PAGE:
WASHINGTON -- U.S. Department of Education officials yesterday launched a spirited defense of the direct student loans program, saying that the fledgling initiative has saved students countless headaches and taxpayers hundreds of millions of dollars.
At a press briefing, Deputy Secretary Madeline Kunin said Republican efforts to block planned growth of the program amounted to corporate welfare for "special interests" -- the banks and private guarantee agencies that make money off student dollars.
"This is a program that does everything that the public wants it to do," Ms. Kunin said. "To stop this program, or to limit it in some way, just goes against all common sense."
While President Clinton has called for the program to be accelerated to include all American campuses this year, the debate in Congress is a party affair, between Republican moderates seeking to curb direct lending and conservatives hoping to kill it altogether.
While she said she had not given up hope that the president's accelerated timetable would be adopted, Ms. Kunin said a sensible compromise would allow the program to grow at its scheduled pace -- 40 percent of all campuses for the year starting July 1, and 100 percent for the year after.
Most students still borrow money to pay for college the old way, which involves more than 7,500 banks and other private lenders, 41 guarantee agencies and 90 secondary market participants, according to department figures. Only 5 percent -- a little more than 100 campuses -- took part in the pilot direct-loan project that began last summer.
President Clinton has argued that taxpayers will save several billion dollars by eliminating the middle men -- and their fees -- from the process. Besides the banks, there are other semi-private companies that guarantee the loans and buy and sell them to investors. While many of these organizations are not for profit, some of their payrolls and plush facilities have come under close scrutiny in recent years.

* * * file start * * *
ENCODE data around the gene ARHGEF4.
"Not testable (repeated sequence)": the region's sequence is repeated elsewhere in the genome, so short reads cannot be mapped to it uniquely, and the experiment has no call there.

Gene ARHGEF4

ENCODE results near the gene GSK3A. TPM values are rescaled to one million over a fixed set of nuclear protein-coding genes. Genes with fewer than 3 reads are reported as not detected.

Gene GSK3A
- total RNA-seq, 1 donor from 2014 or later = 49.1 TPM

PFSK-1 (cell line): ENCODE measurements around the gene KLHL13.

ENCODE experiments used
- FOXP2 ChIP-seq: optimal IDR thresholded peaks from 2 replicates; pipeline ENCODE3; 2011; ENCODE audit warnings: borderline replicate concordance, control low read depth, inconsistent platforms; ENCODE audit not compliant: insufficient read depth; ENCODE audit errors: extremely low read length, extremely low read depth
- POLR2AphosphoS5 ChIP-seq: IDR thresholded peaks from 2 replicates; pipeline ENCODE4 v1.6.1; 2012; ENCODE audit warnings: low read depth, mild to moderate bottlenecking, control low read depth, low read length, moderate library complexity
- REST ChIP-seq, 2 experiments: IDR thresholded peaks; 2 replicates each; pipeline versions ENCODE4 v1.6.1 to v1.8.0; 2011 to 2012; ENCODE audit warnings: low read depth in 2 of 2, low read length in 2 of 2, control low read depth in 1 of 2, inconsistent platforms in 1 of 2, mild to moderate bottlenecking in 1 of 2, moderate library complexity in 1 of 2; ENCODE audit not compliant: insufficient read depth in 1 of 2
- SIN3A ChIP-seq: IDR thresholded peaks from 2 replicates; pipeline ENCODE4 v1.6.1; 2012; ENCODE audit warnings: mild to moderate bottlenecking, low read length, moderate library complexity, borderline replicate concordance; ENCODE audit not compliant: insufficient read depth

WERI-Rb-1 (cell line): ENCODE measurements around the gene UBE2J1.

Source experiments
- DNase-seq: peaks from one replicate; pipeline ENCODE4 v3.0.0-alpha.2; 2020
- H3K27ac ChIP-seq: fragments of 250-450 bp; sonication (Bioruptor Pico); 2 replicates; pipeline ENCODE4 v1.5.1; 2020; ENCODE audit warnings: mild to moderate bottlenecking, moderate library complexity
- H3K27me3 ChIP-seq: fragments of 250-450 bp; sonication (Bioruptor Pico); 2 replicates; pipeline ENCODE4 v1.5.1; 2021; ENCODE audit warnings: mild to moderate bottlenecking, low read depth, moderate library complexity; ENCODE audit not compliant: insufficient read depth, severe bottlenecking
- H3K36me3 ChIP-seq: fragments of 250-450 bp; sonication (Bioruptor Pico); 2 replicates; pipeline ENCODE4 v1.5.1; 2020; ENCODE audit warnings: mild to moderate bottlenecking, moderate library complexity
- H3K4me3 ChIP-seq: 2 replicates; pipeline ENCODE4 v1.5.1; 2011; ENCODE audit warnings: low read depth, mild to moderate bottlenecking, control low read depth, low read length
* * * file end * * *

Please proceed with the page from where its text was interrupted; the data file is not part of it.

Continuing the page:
Conservative Republicans have seized on the direct-lending program, which converts the handling student loans from lending agencies to the Education Department, as a classic example of big government. Possible savings will be eaten up, these critics said, by inefficient bureaucrats looking to expand their agencies.
The Education Department also released yesterday a privately administered survey of colleges participating in the first year of the program that shows more than 90 percent of those campuses are happy with their efforts. The survey was conducted by Macro International, a research company from Calverton.
In capping off her account of customer satisfaction, Ms. Kunin noted that the University of Maryland College Park (UMCP) had reversed its decision not to join the program. College Park officials announced in March that it would not participate. But a month later, the university decided to put 3 percent of its students under the program.
William D. Leith, UMCP's director of financial aid, acknowledged the move did not constitute a wholehearted endorsement of direct lending. But he said it would allow the school to include all students in the program later if Congress limits the participation of campuses to those already involved by this summer.